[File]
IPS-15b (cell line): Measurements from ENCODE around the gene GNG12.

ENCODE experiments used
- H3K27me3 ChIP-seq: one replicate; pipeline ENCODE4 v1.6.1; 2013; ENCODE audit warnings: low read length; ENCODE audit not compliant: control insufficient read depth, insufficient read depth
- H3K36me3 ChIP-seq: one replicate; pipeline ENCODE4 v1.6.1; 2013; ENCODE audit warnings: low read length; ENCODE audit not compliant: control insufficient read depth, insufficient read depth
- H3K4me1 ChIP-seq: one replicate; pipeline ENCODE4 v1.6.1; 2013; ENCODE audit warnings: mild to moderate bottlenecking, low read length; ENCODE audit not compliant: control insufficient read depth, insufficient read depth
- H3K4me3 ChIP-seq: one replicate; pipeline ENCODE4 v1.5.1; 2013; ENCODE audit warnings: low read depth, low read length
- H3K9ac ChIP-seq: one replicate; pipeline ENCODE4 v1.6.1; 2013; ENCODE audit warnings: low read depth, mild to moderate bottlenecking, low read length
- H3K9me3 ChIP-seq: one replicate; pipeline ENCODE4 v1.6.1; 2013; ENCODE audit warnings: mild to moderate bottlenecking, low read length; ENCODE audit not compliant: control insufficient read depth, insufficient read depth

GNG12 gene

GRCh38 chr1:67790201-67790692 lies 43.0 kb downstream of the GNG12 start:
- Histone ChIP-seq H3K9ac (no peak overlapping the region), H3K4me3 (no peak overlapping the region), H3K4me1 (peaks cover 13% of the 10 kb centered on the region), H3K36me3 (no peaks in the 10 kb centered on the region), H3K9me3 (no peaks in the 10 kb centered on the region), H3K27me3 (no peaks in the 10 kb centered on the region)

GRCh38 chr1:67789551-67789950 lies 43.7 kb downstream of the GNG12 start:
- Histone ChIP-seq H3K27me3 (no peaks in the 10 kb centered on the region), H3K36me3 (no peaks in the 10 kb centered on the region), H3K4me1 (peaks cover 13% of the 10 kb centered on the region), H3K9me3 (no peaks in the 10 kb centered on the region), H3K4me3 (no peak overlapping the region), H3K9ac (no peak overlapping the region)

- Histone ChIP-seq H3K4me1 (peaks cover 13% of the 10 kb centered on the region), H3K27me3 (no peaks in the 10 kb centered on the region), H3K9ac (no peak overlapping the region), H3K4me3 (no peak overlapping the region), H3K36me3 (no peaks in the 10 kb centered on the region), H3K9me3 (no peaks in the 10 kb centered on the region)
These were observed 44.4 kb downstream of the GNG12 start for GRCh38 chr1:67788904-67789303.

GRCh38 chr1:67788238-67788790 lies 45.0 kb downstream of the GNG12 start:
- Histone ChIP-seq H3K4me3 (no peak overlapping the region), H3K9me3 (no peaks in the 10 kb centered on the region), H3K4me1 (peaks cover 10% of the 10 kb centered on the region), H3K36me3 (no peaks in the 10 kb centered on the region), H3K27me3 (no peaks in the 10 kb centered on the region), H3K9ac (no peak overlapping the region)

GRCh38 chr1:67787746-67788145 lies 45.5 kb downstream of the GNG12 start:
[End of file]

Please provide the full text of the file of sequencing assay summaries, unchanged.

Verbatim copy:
IPS-15b (cell line): Measurements from ENCODE around the gene GNG12.

ENCODE experiments used
- H3K27me3 ChIP-seq: one replicate; pipeline ENCODE4 v1.6.1; 2013; ENCODE audit warnings: low read length; ENCODE audit not compliant: control insufficient read depth, insufficient read depth
- H3K36me3 ChIP-seq: one replicate; pipeline ENCODE4 v1.6.1; 2013; ENCODE audit warnings: low read length; ENCODE audit not compliant: control insufficient read depth, insufficient read depth
- H3K4me1 ChIP-seq: one replicate; pipeline ENCODE4 v1.6.1; 2013; ENCODE audit warnings: mild to moderate bottlenecking, low read length; ENCODE audit not compliant: control insufficient read depth, insufficient read depth
- H3K4me3 ChIP-seq: one replicate; pipeline ENCODE4 v1.5.1; 2013; ENCODE audit warnings: low read depth, low read length
- H3K9ac ChIP-seq: one replicate; pipeline ENCODE4 v1.6.1; 2013; ENCODE audit warnings: low read depth, mild to moderate bottlenecking, low read length
- H3K9me3 ChIP-seq: one replicate; pipeline ENCODE4 v1.6.1; 2013; ENCODE audit warnings: mild to moderate bottlenecking, low read length; ENCODE audit not compliant: control insufficient read depth, insufficient read depth

GNG12 gene

GRCh38 chr1:67790201-67790692 lies 43.0 kb downstream of the GNG12 start:
- Histone ChIP-seq H3K9ac (no peak overlapping the region), H3K4me3 (no peak overlapping the region), H3K4me1 (peaks cover 13% of the 10 kb centered on the region), H3K36me3 (no peaks in the 10 kb centered on the region), H3K9me3 (no peaks in the 10 kb centered on the region), H3K27me3 (no peaks in the 10 kb centered on the region)

GRCh38 chr1:67789551-67789950 lies 43.7 kb downstream of the GNG12 start:
- Histone ChIP-seq H3K27me3 (no peaks in the 10 kb centered on the region), H3K36me3 (no peaks in the 10 kb centered on the region), H3K4me1 (peaks cover 13% of the 10 kb centered on the region), H3K9me3 (no peaks in the 10 kb centered on the region), H3K4me3 (no peak overlapping the region), H3K9ac (no peak overlapping the region)

- Histone ChIP-seq H3K4me1 (peaks cover 13% of the 10 kb centered on the region), H3K27me3 (no peaks in the 10 kb centered on the region), H3K9ac (no peak overlapping the region), H3K4me3 (no peak overlapping the region), H3K36me3 (no peaks in the 10 kb centered on the region), H3K9me3 (no peaks in the 10 kb centered on the region)
These were observed 44.4 kb downstream of the GNG12 start for GRCh38 chr1:67788904-67789303.

GRCh38 chr1:67788238-67788790 lies 45.0 kb downstream of the GNG12 start:
- Histone ChIP-seq H3K4me3 (no peak overlapping the region), H3K9me3 (no peaks in the 10 kb centered on the region), H3K4me1 (peaks cover 10% of the 10 kb centered on the region), H3K36me3 (no peaks in the 10 kb centered on the region), H3K27me3 (no peaks in the 10 kb centered on the region), H3K9ac (no peak overlapping the region)

GRCh38 chr1:67787746-67788145 lies 45.5 kb downstream of the GNG12 start: